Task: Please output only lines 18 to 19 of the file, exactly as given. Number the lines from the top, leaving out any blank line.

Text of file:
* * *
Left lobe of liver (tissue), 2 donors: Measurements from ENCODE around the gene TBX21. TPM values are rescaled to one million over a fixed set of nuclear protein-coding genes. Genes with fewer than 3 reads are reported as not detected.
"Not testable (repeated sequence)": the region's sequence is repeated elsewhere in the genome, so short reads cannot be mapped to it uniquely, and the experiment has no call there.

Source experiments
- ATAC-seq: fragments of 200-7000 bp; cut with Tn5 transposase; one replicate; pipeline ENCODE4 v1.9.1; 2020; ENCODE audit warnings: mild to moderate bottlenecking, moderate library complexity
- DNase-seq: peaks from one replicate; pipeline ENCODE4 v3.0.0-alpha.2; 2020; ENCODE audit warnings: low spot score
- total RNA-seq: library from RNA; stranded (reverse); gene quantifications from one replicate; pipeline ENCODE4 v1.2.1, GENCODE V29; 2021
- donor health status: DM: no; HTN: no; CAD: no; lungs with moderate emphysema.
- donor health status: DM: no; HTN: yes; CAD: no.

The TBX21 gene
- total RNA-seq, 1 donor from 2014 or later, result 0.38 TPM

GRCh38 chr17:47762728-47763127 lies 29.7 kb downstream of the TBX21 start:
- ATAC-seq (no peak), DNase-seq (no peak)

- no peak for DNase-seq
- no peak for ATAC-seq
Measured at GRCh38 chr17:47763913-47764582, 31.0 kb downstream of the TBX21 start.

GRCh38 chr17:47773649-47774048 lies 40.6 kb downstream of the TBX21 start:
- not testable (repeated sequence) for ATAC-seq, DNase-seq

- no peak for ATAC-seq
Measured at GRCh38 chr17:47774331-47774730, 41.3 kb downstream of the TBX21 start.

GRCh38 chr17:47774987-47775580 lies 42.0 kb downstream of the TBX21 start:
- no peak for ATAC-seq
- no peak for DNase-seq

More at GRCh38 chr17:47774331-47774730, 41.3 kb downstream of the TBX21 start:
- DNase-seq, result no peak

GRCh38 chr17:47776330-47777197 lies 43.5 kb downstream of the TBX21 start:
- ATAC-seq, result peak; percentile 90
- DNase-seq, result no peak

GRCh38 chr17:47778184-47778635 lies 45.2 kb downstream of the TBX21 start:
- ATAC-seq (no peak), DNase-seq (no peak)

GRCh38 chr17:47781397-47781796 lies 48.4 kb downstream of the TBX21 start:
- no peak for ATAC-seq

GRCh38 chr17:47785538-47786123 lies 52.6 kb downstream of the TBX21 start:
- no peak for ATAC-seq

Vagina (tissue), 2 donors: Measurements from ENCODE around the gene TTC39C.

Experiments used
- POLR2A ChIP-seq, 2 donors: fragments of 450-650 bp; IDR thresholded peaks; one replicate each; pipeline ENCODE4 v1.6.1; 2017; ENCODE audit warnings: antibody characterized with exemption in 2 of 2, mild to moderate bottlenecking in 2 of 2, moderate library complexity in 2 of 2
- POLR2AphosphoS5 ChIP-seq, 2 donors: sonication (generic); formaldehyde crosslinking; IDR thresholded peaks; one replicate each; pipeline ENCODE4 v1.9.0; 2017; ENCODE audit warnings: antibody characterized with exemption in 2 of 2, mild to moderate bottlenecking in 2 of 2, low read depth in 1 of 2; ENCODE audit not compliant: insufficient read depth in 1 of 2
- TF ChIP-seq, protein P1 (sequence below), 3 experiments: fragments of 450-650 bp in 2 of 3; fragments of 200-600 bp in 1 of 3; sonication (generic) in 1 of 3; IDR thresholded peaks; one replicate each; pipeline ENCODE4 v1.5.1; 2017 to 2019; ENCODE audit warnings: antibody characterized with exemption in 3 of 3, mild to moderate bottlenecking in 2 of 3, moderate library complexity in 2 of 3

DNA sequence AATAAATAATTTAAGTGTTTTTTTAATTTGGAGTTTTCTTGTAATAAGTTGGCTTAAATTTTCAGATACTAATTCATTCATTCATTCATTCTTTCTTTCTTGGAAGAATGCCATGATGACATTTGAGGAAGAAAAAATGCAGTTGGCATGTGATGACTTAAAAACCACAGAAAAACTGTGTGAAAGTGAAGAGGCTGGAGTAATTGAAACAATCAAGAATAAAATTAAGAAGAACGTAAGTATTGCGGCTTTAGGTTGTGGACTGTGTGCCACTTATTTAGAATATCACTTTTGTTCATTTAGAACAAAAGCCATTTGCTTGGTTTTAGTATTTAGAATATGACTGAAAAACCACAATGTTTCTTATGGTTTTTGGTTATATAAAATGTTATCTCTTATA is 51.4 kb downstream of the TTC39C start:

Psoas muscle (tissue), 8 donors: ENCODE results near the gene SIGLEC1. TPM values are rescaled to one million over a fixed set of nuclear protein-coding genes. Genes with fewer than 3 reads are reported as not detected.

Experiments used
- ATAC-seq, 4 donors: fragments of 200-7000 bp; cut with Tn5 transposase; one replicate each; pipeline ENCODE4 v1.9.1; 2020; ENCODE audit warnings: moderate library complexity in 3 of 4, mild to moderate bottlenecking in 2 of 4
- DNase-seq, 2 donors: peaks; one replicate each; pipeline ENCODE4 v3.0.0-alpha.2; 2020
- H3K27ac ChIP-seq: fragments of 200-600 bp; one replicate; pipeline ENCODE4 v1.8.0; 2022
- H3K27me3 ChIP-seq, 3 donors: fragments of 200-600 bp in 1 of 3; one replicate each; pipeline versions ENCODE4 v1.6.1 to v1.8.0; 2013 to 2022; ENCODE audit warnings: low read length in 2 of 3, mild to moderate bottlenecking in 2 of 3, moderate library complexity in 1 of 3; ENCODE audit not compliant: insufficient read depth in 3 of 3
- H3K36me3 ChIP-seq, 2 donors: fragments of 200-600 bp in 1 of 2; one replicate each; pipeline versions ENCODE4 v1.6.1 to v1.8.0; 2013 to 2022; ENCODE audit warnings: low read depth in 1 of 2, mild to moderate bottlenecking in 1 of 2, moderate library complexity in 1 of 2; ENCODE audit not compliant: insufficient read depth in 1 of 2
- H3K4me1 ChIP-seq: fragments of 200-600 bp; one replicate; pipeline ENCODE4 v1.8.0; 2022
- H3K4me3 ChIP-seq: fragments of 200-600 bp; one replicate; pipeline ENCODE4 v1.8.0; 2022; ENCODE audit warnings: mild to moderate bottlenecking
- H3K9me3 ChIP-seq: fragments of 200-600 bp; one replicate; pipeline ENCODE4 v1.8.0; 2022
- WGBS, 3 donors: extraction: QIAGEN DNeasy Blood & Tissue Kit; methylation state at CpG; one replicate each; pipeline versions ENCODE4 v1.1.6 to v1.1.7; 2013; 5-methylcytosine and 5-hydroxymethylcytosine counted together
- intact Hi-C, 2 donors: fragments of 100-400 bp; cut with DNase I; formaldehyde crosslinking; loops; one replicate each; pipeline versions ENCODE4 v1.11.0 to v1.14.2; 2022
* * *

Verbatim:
- no peak for ATAC-seq
Measured at GRCh38 chr17:47774331-47774730, 41.3 kb downstream of the TBX21 start.